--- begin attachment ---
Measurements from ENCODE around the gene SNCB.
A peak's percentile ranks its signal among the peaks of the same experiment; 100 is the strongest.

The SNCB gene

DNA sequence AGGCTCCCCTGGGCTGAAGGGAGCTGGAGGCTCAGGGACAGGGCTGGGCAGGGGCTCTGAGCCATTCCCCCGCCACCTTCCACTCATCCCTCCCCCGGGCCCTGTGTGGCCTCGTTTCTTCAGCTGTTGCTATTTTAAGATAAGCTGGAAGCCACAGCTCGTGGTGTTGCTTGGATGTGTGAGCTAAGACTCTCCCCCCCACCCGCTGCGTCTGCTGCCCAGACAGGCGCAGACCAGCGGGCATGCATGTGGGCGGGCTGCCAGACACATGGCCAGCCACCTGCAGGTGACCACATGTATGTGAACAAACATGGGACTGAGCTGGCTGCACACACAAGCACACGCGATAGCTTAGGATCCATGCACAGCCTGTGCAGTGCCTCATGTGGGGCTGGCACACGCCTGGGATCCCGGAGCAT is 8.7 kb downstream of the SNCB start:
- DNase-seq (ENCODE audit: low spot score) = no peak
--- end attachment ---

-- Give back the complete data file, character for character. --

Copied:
Measurements from ENCODE around the gene SNCB.
A peak's percentile ranks its signal among the peaks of the same experiment; 100 is the strongest.

The SNCB gene

DNA sequence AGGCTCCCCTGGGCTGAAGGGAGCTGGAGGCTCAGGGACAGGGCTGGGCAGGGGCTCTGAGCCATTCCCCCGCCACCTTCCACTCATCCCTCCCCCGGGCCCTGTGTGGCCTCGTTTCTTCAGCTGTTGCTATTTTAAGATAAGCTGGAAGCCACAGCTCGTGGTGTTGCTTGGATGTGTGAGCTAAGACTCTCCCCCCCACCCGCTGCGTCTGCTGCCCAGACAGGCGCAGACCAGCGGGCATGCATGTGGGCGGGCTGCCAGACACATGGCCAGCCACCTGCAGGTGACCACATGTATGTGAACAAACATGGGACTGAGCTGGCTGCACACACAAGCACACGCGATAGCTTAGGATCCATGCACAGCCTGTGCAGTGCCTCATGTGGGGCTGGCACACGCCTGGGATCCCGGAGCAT is 8.7 kb downstream of the SNCB start:
- DNase-seq (ENCODE audit: low spot score) = no peak